Vet Comp Orthop Traumatol 2020; 33(03): 153-160
DOI: 10.1055/s-0039-3402518
Original Research
Georg Thieme Verlag KG Stuttgart · New York

Biomechanical and Histological Assessment of a Polyethylene Terephthalate Screw Retention Technology in an Ovine Metatarsal Fracture Model

Jeremiah Easley
1  Department of Clinical Sciences, Preclinical Surgical Research Laboratory (PSRL), Colorado State University, Fort Collins, Colorado, United States
,
Christian Puttlitz
2  Department of Mechanical Engineering, Orthopaedic Bioengineering Research Laboratory (OBRL), Colorado State University, Fort Collins, Colorado, United States
,
Cecily Broomfield
2  Department of Mechanical Engineering, Orthopaedic Bioengineering Research Laboratory (OBRL), Colorado State University, Fort Collins, Colorado, United States
,
Ross Palmer
1  Department of Clinical Sciences, Preclinical Surgical Research Laboratory (PSRL), Colorado State University, Fort Collins, Colorado, United States
,
Alexander Jones
3  Savannah, Georgia, United States
,
2  Department of Mechanical Engineering, Orthopaedic Bioengineering Research Laboratory (OBRL), Colorado State University, Fort Collins, Colorado, United States
› Author Affiliations
Funding This work was funded by a research grant to Colorado State University (Fort Collins, Colorado, United States) from Woven Orthopedic Technologies (Manchester, Connecticut, United States).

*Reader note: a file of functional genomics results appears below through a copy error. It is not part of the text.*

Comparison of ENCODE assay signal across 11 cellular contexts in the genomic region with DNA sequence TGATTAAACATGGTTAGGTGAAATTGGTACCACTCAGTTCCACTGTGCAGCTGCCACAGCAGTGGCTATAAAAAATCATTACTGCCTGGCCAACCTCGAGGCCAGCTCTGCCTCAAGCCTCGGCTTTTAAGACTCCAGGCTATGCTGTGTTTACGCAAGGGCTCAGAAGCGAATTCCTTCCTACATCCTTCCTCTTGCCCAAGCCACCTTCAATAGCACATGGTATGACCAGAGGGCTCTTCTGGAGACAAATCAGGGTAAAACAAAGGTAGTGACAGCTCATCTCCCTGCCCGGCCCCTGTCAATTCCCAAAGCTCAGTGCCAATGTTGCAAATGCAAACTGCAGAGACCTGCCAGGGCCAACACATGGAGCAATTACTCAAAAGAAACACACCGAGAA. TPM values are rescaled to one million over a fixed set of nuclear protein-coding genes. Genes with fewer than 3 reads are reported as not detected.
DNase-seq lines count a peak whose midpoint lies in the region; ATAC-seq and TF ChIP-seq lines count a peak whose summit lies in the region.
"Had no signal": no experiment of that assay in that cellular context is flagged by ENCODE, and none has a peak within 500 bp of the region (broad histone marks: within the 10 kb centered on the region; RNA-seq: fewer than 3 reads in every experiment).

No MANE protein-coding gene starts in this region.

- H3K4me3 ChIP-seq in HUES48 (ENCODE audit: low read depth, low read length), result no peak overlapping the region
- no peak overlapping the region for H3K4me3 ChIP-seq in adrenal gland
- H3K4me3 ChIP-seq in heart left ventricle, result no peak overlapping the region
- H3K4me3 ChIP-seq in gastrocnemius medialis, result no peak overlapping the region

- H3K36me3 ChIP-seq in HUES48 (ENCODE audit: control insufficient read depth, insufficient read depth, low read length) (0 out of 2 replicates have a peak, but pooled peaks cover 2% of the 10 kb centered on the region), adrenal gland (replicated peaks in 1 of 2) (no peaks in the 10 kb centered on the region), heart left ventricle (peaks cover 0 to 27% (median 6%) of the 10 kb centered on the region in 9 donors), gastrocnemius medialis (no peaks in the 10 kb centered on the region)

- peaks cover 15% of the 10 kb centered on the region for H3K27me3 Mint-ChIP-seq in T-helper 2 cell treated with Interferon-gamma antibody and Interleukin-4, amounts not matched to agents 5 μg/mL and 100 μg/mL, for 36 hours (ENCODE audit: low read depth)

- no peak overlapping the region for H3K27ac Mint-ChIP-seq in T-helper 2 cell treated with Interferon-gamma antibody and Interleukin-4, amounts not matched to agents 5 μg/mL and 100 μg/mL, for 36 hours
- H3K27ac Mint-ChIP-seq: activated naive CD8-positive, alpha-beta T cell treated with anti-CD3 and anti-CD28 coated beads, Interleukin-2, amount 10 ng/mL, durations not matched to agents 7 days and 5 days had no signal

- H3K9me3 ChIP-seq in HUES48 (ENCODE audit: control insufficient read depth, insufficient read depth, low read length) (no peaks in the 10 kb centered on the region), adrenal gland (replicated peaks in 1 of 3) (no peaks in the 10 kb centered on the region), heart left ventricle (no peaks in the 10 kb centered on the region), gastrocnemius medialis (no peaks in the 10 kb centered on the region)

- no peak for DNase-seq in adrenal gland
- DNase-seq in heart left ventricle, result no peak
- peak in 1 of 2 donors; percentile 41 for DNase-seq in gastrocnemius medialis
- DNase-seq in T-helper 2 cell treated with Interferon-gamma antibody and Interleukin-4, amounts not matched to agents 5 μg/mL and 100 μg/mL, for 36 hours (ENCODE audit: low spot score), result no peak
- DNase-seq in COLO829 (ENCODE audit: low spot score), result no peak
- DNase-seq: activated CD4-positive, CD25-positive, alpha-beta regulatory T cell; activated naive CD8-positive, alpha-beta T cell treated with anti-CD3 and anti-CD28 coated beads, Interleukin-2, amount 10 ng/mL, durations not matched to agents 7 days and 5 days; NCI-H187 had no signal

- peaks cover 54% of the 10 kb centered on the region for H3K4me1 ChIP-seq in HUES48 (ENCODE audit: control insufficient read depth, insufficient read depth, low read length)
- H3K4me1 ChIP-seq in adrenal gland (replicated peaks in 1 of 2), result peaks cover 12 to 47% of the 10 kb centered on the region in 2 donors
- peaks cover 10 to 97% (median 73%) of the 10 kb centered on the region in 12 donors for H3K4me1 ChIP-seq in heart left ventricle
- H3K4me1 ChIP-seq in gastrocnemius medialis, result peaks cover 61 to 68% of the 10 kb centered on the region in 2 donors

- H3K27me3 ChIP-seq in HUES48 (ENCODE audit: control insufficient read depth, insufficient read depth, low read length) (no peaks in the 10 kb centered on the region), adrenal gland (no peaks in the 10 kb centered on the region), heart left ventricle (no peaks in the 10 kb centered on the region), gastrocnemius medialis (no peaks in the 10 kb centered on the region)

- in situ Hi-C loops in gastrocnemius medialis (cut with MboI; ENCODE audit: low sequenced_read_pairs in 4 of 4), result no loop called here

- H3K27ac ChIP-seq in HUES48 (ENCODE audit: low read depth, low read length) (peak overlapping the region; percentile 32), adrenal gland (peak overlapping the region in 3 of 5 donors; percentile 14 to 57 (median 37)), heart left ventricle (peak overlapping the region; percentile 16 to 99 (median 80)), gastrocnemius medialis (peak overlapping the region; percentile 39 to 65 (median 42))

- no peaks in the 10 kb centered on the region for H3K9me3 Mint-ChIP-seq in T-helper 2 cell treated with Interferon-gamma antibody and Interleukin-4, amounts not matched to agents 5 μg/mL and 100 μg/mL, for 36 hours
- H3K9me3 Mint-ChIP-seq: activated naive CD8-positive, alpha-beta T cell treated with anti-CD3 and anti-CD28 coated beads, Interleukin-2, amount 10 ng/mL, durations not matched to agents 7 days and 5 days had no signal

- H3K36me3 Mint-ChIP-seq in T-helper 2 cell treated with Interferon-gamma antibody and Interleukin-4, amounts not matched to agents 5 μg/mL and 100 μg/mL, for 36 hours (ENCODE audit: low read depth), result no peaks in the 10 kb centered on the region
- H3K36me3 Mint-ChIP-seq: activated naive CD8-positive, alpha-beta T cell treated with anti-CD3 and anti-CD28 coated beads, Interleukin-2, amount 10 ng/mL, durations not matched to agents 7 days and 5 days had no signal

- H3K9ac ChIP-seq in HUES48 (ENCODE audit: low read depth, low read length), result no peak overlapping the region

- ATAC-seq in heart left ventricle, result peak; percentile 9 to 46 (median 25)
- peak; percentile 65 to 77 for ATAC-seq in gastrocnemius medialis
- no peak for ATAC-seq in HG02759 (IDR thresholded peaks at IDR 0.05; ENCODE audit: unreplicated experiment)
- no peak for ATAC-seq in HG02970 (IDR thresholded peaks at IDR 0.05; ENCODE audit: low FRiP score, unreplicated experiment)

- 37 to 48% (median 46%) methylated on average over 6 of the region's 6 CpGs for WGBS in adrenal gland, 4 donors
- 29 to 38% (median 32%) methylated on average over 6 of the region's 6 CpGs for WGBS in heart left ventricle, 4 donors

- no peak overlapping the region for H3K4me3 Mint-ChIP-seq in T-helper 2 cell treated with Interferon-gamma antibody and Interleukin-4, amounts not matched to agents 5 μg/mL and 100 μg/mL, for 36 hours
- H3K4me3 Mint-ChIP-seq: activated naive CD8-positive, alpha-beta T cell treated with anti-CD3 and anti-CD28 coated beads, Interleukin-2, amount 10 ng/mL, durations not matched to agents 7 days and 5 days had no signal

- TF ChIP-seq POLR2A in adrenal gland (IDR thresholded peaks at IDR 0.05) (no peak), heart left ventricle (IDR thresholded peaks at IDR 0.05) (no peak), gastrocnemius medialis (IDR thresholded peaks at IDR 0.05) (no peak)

Further Information

Publication History

03 May 2019

09 November 2019

Publication Date:
23 February 2020 (online)

Abstract

Objective Screw loosening in fracture fixation poses a clinical risk which may lead to implant failure, particularly in poor bone quality. The objective of this study was to examine the effectiveness of a novel screw retention technology (SRT) for increased screw purchase in a large animal metatarsal fracture model.

Study Design This was a biomechanical, radiographic, and histological study utilizing an ovine metatarsal fracture model. Twenty-four sheep metatarsi underwent 3-mm ostectomies and were repaired with a nine-hole plate and 3.5-mm screws placed in oversized 3.5-mm holes to simulate worst case revision surgeries (i.e. no initial screw thread bone contact). Sheep were sacrificed at 3, 6 or 12 weeks (n = 6 each) post-operation. Post-sacrifice, each surgically implanted screw underwent either destructive mechanical testing or histomorphometric analyses.

Results Treated metatarsi showed improved screw retention and normal fracture healing. Significant improvement in breakout strength and pullout strength of screws treated with the SRT were found as a function of healing time. Histologically, bone ingrowth at the screw interface was also shown to significantly increase with healing time. Improvements in fracture healing, indicated by an increase in bone fraction and decrease in void space at the osteotomy, were also observed with healing time.

Conclusion The results demonstrate the effectiveness of the SRT as a method for improved screw retention in a rescue-screw type scenario.

Author's Contributions

All authors drafted, revised and approved the submitted manuscript. Jeremiah Easley, Christian Puttlitz, Cecily Broomfield, Ross Palmer and Kirk C. McGilvray contributed to conception of study, study design, acquisition of data and data analysis and interpretation. Alexander Jones contributed to conception of study, study design, and data analysis and interpretation.